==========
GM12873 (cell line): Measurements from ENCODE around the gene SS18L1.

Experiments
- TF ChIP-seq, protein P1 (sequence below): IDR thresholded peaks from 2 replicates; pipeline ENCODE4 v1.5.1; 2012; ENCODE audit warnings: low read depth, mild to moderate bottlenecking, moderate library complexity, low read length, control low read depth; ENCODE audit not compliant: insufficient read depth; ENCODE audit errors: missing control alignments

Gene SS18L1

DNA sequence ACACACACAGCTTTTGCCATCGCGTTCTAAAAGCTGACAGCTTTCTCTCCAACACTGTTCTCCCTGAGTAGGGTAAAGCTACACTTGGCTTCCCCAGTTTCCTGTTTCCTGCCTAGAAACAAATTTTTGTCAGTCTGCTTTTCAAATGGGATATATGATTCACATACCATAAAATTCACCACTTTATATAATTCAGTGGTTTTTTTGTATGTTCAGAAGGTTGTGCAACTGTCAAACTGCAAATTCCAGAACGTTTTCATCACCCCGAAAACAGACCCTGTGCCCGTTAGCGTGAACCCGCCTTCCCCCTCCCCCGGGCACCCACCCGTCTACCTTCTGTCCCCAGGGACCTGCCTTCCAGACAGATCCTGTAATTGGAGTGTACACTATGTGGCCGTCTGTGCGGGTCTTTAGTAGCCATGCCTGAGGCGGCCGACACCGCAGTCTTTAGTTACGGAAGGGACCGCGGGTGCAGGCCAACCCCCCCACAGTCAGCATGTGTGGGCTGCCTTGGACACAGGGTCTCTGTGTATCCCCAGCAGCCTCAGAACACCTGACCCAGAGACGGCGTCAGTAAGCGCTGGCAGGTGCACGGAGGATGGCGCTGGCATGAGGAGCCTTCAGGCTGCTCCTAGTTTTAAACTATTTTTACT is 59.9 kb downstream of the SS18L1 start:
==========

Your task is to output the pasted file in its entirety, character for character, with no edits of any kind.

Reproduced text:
GM12873 (cell line): Measurements from ENCODE around the gene SS18L1.

Experiments
- TF ChIP-seq, protein P1 (sequence below): IDR thresholded peaks from 2 replicates; pipeline ENCODE4 v1.5.1; 2012; ENCODE audit warnings: low read depth, mild to moderate bottlenecking, moderate library complexity, low read length, control low read depth; ENCODE audit not compliant: insufficient read depth; ENCODE audit errors: missing control alignments

Gene SS18L1

DNA sequence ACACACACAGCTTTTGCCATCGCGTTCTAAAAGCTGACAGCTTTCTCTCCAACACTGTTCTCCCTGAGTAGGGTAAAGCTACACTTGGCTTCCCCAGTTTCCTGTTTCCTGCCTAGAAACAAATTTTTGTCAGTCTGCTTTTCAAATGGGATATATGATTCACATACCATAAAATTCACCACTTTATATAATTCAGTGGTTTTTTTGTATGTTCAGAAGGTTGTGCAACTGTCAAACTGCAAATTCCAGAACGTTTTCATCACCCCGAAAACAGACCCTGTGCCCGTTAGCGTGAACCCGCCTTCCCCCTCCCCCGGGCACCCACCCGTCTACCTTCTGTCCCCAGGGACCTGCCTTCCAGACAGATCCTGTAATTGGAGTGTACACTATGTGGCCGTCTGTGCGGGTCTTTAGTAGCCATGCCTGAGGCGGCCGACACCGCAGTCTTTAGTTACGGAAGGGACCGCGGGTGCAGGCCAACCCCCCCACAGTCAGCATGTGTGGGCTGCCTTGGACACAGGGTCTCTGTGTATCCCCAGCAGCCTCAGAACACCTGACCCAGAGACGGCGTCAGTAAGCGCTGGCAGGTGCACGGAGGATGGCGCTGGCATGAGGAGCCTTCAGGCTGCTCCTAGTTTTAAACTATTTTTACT is 59.9 kb downstream of the SS18L1 start: